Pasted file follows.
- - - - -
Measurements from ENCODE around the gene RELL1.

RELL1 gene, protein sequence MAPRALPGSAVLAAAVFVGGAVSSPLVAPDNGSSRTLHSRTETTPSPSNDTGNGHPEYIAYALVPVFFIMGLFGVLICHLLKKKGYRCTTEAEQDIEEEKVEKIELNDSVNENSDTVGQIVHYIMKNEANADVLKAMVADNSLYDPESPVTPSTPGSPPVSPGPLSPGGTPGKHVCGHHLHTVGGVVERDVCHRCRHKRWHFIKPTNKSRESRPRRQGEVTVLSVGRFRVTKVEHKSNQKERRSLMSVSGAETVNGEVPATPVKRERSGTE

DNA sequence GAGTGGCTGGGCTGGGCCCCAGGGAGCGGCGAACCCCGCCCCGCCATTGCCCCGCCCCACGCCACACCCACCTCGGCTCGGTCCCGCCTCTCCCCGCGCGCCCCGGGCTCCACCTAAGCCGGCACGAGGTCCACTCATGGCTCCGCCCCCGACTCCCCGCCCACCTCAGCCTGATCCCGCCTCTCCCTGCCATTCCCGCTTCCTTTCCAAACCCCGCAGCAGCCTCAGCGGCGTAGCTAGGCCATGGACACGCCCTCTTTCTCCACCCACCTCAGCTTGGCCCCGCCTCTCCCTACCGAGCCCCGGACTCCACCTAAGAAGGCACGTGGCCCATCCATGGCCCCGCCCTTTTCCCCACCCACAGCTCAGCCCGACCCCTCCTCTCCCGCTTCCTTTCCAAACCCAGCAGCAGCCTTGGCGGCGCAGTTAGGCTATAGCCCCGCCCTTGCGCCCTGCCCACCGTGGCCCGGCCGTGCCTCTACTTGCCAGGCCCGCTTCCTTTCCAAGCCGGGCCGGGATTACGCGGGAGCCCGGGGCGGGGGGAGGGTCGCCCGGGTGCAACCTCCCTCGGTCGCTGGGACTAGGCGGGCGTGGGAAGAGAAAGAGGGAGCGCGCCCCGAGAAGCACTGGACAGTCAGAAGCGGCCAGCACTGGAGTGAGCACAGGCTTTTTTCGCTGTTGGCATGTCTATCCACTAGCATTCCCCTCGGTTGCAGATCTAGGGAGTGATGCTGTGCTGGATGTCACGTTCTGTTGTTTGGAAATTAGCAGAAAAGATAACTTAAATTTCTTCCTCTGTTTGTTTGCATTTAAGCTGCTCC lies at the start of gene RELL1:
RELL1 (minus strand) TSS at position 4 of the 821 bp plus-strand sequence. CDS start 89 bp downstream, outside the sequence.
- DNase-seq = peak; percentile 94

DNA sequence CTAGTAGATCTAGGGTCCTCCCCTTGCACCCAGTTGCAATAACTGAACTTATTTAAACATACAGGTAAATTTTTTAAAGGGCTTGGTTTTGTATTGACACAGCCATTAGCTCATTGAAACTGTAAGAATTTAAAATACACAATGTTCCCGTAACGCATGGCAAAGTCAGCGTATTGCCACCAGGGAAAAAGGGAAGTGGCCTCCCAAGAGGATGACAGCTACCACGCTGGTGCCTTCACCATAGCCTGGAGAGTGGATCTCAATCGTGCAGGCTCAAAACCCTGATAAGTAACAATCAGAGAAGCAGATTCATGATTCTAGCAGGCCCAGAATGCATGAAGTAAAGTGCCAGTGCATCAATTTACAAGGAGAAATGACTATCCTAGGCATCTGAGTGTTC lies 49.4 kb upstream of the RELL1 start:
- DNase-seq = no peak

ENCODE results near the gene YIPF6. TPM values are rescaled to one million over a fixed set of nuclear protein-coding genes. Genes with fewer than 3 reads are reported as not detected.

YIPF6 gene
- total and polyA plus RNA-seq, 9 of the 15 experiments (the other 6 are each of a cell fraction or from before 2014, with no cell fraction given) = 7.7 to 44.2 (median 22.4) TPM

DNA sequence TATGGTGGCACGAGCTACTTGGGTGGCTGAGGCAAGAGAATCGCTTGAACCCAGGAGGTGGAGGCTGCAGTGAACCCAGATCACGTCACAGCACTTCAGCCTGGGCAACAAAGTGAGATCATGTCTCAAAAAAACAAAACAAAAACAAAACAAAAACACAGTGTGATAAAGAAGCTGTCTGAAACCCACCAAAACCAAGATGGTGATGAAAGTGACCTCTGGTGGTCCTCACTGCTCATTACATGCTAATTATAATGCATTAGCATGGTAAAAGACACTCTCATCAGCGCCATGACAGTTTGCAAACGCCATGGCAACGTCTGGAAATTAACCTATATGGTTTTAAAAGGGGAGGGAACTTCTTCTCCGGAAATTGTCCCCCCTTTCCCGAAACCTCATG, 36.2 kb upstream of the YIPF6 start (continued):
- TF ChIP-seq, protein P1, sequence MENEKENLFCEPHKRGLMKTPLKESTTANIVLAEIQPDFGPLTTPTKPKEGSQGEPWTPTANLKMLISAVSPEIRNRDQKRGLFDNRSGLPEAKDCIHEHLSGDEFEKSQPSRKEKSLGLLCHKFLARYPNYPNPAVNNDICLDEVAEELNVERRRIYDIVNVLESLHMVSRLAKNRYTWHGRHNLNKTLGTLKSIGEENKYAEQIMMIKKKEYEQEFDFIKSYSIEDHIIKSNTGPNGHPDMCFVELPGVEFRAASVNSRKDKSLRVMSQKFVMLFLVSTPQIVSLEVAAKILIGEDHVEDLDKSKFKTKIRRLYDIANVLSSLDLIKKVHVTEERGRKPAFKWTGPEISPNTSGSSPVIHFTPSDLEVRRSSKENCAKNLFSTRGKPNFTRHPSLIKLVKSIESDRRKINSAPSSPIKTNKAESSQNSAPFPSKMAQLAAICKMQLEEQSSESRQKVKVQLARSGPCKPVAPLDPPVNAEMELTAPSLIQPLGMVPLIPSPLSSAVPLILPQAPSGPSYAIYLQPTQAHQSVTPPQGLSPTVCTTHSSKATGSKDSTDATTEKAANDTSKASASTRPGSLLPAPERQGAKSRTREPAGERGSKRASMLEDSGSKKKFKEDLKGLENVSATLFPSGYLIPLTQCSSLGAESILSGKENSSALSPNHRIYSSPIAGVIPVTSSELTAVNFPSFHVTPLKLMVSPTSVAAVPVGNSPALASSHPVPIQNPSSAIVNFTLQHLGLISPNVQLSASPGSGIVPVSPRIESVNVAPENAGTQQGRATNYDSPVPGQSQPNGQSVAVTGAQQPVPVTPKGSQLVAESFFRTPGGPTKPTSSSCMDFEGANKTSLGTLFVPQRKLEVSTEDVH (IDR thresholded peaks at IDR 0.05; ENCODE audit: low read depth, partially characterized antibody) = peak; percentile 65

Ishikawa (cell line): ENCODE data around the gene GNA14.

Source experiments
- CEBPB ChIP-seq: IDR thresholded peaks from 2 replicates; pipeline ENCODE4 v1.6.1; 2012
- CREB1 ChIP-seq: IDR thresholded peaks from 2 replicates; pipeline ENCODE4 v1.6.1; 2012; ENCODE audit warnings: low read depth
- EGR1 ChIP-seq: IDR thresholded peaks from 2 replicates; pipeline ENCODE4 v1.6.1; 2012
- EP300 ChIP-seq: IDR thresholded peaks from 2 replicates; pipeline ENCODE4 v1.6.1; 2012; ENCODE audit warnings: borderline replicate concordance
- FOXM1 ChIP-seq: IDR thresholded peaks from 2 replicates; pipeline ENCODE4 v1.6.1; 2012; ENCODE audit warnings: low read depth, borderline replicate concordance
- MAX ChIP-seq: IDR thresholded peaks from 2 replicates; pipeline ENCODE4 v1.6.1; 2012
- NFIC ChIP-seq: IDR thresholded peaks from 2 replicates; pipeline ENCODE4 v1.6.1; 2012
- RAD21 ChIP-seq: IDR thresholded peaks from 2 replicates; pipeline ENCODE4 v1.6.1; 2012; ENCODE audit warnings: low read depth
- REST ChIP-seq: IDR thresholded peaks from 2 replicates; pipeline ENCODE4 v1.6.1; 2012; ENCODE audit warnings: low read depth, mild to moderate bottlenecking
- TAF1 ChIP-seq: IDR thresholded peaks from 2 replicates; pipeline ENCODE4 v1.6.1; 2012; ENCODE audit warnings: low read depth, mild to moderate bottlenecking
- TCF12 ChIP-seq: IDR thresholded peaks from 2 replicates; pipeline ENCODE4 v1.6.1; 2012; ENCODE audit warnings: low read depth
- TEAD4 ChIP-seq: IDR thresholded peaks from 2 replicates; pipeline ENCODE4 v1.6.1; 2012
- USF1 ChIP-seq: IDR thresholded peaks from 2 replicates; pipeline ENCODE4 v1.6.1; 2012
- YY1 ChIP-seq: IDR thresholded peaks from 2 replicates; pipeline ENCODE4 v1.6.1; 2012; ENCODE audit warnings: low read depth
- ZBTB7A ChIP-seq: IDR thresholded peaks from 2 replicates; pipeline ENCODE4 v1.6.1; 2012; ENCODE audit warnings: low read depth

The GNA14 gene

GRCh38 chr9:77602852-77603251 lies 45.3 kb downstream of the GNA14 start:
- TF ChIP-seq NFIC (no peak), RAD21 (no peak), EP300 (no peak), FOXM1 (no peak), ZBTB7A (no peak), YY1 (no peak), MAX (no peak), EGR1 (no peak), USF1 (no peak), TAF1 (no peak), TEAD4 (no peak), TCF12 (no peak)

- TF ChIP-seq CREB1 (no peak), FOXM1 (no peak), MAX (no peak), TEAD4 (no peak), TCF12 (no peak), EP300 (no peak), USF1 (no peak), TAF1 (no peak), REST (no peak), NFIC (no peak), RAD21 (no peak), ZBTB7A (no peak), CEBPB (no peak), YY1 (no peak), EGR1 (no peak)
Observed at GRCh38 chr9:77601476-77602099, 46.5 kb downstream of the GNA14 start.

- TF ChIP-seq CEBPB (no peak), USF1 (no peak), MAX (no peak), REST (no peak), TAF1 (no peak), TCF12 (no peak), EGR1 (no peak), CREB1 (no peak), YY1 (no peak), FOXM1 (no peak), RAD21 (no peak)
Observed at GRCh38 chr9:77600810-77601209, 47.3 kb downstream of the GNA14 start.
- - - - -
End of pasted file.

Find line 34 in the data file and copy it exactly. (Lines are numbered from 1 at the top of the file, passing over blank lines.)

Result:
Observed at GRCh38 chr9:77601476-77602099, 46.5 kb downstream of the GNA14 start.